14 Comments

  • Pamala Englert November 9, 2013 at 11:13 am

    Alexa,

    Outstanding story. Thank you so much to you, Joyce Kuzmanic and everybody at the St. George News for the numerous and genuine ways you honor all service members and veterans within our community.

  • Question November 9, 2013 at 12:18 pm

    Veterans Day is a day to recognize the contributions of all veterans to our country. With that said, will this St George event just be another mormon church activity? Not all veterans who served our country are mormons; we appreciate the community recognition but just don’t want to be involved with a religion we don’t want to be a part of. Why can’t this end at the American Legion building?

    • starboss November 9, 2013 at 2:08 pm

      I would suppose, “Question”, that the Tabernacle has far better acoustics that better supports the musical numbers than the much smaller AL clubhouse. There is also the issue of seating capacity at the clubhouse and that, I suppose could be solved by banning LDS members so you wouldn’t have to associate with them. But then the price you pay is that the program performers who are LDS wouldn’t be able to attend and the program would only consist of The Grafton Philharmonic Kazoo Band playing “Your Prejudice Mocks What Veterans Fight For.”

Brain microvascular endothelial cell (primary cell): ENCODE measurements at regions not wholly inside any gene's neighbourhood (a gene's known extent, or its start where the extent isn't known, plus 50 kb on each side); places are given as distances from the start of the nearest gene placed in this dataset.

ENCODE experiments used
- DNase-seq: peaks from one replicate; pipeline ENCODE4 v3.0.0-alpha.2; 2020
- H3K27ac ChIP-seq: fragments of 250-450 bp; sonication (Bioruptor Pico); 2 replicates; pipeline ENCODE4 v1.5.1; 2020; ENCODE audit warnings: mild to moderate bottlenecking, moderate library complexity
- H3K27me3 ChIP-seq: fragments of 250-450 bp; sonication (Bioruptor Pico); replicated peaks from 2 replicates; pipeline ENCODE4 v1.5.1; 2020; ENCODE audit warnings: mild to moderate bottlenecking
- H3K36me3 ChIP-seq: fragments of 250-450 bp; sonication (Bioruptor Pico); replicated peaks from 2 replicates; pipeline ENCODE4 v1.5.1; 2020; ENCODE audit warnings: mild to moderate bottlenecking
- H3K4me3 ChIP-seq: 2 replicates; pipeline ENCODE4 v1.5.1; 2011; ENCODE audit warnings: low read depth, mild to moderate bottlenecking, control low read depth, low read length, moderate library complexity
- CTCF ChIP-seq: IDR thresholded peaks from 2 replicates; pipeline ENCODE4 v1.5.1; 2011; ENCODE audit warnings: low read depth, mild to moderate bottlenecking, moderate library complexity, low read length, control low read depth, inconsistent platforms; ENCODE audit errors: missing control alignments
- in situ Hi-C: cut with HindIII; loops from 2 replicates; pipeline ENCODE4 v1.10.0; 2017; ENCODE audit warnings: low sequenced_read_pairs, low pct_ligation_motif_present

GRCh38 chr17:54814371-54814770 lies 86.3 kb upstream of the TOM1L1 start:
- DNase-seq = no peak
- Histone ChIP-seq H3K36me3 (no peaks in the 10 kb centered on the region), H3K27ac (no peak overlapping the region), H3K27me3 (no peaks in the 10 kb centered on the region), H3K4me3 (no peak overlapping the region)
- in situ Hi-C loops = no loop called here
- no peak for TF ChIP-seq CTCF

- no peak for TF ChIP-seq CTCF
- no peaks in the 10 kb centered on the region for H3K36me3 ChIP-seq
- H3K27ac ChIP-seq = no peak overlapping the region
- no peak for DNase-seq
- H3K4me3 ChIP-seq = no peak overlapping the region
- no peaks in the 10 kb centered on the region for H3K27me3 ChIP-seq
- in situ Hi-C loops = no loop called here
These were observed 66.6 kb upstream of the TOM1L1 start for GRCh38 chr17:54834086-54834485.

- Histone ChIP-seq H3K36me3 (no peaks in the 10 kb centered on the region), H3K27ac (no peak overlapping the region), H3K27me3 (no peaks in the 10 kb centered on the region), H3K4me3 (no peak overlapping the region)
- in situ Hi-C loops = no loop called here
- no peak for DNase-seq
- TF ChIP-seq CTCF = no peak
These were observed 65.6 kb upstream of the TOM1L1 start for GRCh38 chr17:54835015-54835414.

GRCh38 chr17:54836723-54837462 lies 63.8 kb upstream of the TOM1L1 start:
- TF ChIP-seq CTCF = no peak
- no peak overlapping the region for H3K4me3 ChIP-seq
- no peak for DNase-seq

• Jeckyll November 9, 2013 at 2:33 pm

      Though the Tabernacle was built by the Mormons that settled the area and is still owned and maintained by the Mormon Church, The building has been used for many secular activities, as well and multi-cultural and non-denominational faith events. It is more a community center now than a place of worship in its use.